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Discussion Starter #1
well I started my new job today... wasnt bad worked my *** off today but hey thats how it goes... construction is what im doin now... I am working down at Chatfield Res and we are redoing all the campsites in loop A and B I dont know how it looked before but everything I seen today (which was the entire site) was brand spankin new....Im doin the prep work and framing for the concrete to be poured on each new campsite....every campsite has there own water pump as well as electricity Im not sure if that was there before but this is all brand new we should be done with the whole project by March so if anyone happens to stay there in loop A or loop B I built those campsites!!!!BTW I get into chatfield for free now everyday can even probably go fish on lunch and after work which is pretty cool.....today though the lake looked pretty slushy from where I was....
 

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Congrats and good luck on your new job, pitbull. I just secured two jobs, of sorts, for next year. I just signed a contract to consult for the Colorado Division of Water Quality to help set temperature standards for state water to insure healthy warm and cold water fish populations statewide (messy issue), and negotiated another to help write a species assessment for brook trout for the forest service region in our part of the country. Last couple days at the office haven't been half bad. This is really going to cut into my fishing time for next year, however.

If anyone knows of someone who needs a fishery consultant for any projects they're working on, I've still got a lot of time to fill up next year.
 

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congrats on the job pitbull. I'm building a log home up by Turks head for a couple and with a twenty power spotting scope I might be able to see you.
 

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Spend nearly half your life in college and grad school studying fish and biology, fail to find a real job, and fall back on consulting.  If you're good at consulting, real job not necessary.  Too early for me to know if I'm good enough to keep myself working as a consultant, so I'll continue to look for full-time jobs.  Fisheries is a good field to be in for jobs.  Lots of work available.  Another way to start is to work seasonal jobs as a fish or wildlife technician while your working on a college degree.  Sets you up for full-time jobs when you graduate, if they're available.  You won't make a killing, but a lot of the work is great - electrofishing streams, sampling lakes - you see lots of big fish and learn where they are.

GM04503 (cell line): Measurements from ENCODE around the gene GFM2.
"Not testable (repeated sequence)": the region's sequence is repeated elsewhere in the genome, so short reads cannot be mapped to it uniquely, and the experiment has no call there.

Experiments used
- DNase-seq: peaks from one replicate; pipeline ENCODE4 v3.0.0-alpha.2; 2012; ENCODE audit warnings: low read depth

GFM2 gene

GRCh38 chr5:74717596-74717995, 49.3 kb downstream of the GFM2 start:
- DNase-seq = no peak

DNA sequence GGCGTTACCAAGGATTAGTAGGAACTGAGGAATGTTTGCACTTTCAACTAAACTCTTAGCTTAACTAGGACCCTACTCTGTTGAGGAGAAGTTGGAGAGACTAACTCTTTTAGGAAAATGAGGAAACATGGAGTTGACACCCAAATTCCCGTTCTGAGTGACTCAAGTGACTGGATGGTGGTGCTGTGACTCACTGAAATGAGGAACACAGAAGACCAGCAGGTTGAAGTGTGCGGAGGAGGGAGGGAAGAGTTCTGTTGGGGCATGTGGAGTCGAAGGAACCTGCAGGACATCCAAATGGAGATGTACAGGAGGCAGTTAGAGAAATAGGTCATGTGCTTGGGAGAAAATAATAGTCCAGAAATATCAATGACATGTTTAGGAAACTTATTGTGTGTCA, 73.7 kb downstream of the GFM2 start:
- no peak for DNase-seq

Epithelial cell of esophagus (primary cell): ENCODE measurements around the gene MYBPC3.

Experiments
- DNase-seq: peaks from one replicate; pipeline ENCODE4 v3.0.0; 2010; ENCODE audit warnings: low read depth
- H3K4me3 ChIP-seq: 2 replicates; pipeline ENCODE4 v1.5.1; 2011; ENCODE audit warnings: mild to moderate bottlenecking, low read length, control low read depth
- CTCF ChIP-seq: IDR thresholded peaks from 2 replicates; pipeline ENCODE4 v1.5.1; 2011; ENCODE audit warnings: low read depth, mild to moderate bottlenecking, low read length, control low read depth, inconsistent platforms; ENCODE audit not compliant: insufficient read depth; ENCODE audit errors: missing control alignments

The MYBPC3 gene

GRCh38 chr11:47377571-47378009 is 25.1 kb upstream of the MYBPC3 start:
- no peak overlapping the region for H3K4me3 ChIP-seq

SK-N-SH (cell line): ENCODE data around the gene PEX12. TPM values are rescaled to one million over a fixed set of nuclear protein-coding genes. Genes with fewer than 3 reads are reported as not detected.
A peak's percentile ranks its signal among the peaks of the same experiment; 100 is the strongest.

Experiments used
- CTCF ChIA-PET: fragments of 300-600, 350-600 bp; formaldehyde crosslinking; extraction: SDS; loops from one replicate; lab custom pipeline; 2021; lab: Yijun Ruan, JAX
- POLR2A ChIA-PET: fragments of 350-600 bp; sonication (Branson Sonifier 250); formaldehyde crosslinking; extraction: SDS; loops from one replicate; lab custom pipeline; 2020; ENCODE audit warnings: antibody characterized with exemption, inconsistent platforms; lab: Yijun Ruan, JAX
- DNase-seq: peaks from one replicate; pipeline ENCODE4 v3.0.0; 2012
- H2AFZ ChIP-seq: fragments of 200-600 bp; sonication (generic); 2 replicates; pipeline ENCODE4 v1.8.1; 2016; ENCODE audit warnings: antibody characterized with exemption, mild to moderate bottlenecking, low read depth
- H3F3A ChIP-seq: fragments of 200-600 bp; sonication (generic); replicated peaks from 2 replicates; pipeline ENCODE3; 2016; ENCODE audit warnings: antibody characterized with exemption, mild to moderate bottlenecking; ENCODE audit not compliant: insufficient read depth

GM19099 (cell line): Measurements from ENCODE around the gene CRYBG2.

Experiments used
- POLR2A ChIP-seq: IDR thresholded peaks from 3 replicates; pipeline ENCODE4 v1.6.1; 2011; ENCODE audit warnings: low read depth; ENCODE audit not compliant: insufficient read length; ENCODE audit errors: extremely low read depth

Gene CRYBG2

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Discussion Starter #6
well thats pretty cool that would be a pretty fun job I would think....doin all that would definitely give you a edge on fishing and if your a fisherman that would be a dream job I would think (besides a pro fisherman) hmm im gonna look into that sounds interesting.........and mojo I will be there!!!
 

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Oh, the part I forgot is that you might also end up with many thousands of dollars in student loan dept to pay off when you're done!  It's really great!

Despite all that, I don't really have much to complain about. I love fishing, and I love biology. I figured 'why not be a fish biologist.' You pretty much need to research how to do it, then strategically plan to make it happen. It took me longer than most people, because I did a few other things along the way (attention deficit).
 

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Cutthroat, you're living my dream. Out of high school I wanted to be a Fisheries Biologist but got side tracked with work and house payments and never got into it. :'( Sounds like you are making it work for you and I hope it's as fulfilling as it sounds. Keep us posted on what you find out this year. Looney.
 

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I am living a dream, of sorts.  I would still rather be fishing, though! 

A little known fact about doing fish research and graduate school is that you generally get paid to do it.  If you finish college and can get into a graduate program, you usually get a stipend (or salary) for being a research assistant, to work on your graduate project.  Or, you may get paid to TA classes.  Either way, your tuition is either waived entirely, or paid for by some of your research funds.  It's not a bad deal, but work is work.

Everything aside, it is fulfilling.  I can't really think of another job I would prefer, other than no job (just fishing).  Something's got to pay for that hobby, though.  I think I'm a fisherman with a research habit.
 

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EARLIER THIS YEAR, DOW HAD ENTRY SEMINARS FOR WILDLIFE OFFICERS. DID YOU GET A CHANCE WITH THAT? WITH THOSE DEGREES , YOU SHOULD BE A GOOD CANDIDATE. WHO KNOWS STILL SOMETHING MIGHT BE THERE
 

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They are looking for regional wildlife biologists/managers. Although that sounds like fun, they tell me I am overqualified for that. Masters degree is about what they are looking for for those jobs. That's the problem with getting more and more education, it can start to limit your job opportunities, at some level. If they were hiring research biologists, I'm sure I would be considered a candidate, though. They just don't hire many research biologists.

Fortunately, 30 years ago there was a big boom in hiring for fishery and wildlife biologists throughout the federal and state governemnt agencies, and now lots of those folks are retiring, which promises to open even more job possibilities in the future. Many of those folks had bachelors degrees, and they will likely be replaced today by folks with Masters and PhD's.
 
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